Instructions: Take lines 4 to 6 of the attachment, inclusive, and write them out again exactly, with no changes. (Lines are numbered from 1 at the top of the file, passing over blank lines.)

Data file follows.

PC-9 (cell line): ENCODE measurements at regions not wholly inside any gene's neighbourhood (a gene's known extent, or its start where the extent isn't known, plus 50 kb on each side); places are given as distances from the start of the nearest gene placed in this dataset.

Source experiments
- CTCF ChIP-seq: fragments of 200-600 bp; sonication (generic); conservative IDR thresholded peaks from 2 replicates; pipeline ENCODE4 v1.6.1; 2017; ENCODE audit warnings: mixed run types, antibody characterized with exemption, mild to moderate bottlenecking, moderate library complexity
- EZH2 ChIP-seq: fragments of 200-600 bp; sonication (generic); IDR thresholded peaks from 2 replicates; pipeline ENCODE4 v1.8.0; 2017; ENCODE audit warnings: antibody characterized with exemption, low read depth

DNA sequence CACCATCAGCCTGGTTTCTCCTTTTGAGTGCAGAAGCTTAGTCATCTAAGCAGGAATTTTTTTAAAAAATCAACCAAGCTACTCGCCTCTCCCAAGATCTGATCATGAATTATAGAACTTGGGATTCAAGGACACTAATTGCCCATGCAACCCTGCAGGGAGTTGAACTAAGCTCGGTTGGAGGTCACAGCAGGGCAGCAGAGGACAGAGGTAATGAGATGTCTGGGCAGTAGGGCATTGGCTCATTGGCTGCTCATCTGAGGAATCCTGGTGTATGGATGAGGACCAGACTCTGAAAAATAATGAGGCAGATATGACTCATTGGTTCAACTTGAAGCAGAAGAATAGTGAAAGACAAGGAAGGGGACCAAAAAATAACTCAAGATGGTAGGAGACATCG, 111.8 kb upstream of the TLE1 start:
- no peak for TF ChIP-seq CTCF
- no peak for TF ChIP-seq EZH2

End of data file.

- EZH2 ChIP-seq: fragments of 200-600 bp; sonication (generic); IDR thresholded peaks from 2 replicates; pipeline ENCODE4 v1.8.0; 2017; ENCODE audit warnings: antibody characterized with exemption, low read depth

DNA sequence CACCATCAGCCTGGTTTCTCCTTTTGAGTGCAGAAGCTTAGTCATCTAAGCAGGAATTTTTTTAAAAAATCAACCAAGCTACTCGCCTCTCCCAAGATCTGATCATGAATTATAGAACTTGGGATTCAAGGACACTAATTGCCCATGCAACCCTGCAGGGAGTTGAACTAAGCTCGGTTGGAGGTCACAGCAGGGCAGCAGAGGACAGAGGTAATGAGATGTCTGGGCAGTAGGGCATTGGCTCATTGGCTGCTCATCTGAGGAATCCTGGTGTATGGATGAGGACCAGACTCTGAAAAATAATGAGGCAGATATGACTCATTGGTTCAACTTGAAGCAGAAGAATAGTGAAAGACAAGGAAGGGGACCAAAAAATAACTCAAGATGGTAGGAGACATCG, 111.8 kb upstream of the TLE1 start:
- no peak for TF ChIP-seq CTCF